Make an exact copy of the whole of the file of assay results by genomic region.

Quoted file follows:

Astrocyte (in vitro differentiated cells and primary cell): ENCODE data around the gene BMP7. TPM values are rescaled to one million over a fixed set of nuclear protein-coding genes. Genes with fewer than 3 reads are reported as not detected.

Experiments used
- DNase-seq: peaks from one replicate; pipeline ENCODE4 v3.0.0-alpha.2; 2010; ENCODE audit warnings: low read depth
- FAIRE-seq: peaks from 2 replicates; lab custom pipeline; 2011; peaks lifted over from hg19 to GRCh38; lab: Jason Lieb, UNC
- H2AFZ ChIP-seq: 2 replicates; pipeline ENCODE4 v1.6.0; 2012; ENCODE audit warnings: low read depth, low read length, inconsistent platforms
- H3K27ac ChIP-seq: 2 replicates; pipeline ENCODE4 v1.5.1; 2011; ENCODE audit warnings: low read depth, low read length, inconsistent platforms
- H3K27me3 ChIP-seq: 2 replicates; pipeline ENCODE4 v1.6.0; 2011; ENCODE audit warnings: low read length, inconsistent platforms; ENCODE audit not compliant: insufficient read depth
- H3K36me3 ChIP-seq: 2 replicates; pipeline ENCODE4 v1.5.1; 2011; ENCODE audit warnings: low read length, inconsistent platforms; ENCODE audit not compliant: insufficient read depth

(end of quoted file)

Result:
Astrocyte (in vitro differentiated cells and primary cell): ENCODE data around the gene BMP7. TPM values are rescaled to one million over a fixed set of nuclear protein-coding genes. Genes with fewer than 3 reads are reported as not detected.

Experiments used
- DNase-seq: peaks from one replicate; pipeline ENCODE4 v3.0.0-alpha.2; 2010; ENCODE audit warnings: low read depth
- FAIRE-seq: peaks from 2 replicates; lab custom pipeline; 2011; peaks lifted over from hg19 to GRCh38; lab: Jason Lieb, UNC
- H2AFZ ChIP-seq: 2 replicates; pipeline ENCODE4 v1.6.0; 2012; ENCODE audit warnings: low read depth, low read length, inconsistent platforms
- H3K27ac ChIP-seq: 2 replicates; pipeline ENCODE4 v1.5.1; 2011; ENCODE audit warnings: low read depth, low read length, inconsistent platforms
- H3K27me3 ChIP-seq: 2 replicates; pipeline ENCODE4 v1.6.0; 2011; ENCODE audit warnings: low read length, inconsistent platforms; ENCODE audit not compliant: insufficient read depth
- H3K36me3 ChIP-seq: 2 replicates; pipeline ENCODE4 v1.5.1; 2011; ENCODE audit warnings: low read length, inconsistent platforms; ENCODE audit not compliant: insufficient read depth